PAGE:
Letter | Published:

So-called Non-adaptive or Neutral Characters in Evolution

Naturevolume 168page424 (1951) | Download Citation



THE reaction that set in some thirty years ago against the facile assumption that all interspecific differences are adaptive was good but went too far. Several authors insisted that most specific and sub-specific differences were non-adaptive. More recently, Mayr1, while emphasizing the great importance of selection in speciation, considered that not all geographical variation is adaptive and, in particular, that most of the characters involved in polymorphism are completely neutral so far as survival value is concerned. Later2, he reversed this judgment on polymorphism.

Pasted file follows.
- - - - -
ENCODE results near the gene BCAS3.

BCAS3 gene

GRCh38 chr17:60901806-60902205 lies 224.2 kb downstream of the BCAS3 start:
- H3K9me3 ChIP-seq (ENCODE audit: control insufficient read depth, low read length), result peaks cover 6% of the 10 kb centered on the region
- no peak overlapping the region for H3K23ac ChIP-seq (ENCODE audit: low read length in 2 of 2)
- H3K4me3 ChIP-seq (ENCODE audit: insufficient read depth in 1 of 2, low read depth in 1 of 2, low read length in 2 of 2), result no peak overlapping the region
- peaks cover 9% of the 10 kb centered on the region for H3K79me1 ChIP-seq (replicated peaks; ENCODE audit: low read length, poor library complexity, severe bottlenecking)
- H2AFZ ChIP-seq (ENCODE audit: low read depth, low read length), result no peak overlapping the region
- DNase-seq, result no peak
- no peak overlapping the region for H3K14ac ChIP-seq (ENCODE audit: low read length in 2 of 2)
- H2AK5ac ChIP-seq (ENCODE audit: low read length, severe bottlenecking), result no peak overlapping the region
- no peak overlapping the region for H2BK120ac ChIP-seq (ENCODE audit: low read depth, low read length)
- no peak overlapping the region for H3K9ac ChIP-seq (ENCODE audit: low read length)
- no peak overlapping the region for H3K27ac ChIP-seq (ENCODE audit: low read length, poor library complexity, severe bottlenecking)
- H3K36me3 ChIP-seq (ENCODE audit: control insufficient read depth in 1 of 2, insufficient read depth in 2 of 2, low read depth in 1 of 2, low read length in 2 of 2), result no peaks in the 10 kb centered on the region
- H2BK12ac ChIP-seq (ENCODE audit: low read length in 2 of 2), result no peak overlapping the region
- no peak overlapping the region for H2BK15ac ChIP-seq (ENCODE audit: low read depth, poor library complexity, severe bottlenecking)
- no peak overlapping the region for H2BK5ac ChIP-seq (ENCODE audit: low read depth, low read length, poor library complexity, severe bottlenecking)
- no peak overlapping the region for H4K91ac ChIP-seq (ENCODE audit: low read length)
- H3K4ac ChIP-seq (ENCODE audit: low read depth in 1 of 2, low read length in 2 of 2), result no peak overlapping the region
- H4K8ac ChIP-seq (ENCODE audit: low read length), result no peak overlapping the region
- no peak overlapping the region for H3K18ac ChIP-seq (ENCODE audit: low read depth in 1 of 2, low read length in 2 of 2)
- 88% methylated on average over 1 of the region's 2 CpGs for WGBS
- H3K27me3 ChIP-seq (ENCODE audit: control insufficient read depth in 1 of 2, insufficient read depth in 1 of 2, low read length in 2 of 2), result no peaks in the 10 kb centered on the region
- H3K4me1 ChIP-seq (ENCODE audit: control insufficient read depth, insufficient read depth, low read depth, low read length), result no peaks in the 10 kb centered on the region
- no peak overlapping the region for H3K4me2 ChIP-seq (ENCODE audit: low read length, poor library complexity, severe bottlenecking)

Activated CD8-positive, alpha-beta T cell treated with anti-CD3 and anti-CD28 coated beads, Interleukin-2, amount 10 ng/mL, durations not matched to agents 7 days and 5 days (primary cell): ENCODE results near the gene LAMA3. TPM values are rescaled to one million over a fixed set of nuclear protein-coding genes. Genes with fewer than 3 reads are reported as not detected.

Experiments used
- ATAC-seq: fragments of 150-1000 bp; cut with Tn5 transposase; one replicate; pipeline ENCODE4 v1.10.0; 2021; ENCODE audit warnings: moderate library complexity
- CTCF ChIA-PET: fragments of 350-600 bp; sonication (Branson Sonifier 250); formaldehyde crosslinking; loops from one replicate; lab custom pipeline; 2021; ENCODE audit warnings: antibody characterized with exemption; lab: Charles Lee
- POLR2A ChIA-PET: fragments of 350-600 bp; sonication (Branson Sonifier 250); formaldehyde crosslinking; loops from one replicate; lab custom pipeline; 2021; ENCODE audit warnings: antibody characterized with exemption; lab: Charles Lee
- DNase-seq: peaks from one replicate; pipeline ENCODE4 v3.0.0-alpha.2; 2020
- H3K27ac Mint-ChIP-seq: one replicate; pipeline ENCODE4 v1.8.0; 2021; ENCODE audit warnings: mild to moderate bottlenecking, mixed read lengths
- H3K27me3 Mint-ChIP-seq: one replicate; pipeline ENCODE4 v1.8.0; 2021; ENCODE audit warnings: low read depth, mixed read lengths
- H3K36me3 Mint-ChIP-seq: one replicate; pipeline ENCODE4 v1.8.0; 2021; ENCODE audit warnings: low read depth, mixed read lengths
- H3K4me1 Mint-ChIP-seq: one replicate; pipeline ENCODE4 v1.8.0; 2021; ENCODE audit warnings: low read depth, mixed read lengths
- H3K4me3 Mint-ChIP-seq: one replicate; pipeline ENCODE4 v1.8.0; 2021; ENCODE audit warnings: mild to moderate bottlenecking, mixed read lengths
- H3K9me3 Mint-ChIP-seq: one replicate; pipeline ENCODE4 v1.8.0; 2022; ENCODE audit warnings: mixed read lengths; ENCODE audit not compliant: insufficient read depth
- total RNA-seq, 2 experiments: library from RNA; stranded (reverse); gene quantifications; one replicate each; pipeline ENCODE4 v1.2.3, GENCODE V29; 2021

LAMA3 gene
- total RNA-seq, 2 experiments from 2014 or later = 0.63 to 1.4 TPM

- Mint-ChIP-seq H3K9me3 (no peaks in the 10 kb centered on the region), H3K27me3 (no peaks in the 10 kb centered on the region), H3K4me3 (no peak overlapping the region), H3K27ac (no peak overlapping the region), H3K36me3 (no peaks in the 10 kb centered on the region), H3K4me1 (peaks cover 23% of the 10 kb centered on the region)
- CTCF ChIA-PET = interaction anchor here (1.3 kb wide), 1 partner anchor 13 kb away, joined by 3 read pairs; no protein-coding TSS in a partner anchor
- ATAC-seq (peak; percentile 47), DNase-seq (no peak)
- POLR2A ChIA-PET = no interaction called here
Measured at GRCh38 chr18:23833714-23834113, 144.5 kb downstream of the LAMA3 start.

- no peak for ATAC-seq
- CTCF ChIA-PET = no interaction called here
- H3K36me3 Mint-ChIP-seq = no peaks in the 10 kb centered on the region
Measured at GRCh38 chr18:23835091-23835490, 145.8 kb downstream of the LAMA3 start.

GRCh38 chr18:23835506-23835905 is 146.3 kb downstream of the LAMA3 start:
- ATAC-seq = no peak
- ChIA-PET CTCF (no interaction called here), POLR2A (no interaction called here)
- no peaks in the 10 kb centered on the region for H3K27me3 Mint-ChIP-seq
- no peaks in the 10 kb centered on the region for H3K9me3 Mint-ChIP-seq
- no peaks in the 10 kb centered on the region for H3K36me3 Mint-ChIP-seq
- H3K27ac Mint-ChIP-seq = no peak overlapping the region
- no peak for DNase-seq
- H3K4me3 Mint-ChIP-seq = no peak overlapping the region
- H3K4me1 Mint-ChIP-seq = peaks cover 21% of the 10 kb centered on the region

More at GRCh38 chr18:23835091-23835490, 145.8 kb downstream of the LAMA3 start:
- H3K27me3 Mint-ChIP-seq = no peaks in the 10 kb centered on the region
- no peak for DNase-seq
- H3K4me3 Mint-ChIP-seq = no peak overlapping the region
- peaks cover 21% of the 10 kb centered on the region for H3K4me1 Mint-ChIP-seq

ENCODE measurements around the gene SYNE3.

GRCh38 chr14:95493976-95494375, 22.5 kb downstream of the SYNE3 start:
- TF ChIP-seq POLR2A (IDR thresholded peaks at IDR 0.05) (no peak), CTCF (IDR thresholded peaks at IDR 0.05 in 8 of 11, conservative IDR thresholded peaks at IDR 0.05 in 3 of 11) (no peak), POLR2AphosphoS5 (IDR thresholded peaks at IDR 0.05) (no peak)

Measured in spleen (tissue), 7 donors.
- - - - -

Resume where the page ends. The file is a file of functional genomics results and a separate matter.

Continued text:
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  1. 1

    Mayr, E., “Systematics and the Origin of Species” (Columbia, 1942).

  2. 2

    Mayr, E., and Stresemann, E., Evolution, 4, 291 (1950).

  3. 3

    Carter, G. S., “Animal Evolution” (London, 1951).

  4. 4

    Mayr, E., and de Schauensee, R. M., Proc. Acad. Nat. Sci. Philadelphia, 91, 1 (1939).

  5. 5

    Dobzhansky, T., Genetics, 28, 162 (1943). Wright, S., and Dobzhansky, T., Genetics, 31, 125 (1946). Dobzhansky, T., and Levene, H., Genetics, 33, 537 (1948).

  6. 6

    Cain, A. J., and Sheppard, P. M., Heredity, 4, 275.

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  1. Department of Zoology and Comparative Anatomy, University of Oxford

    • A. J. CAIN


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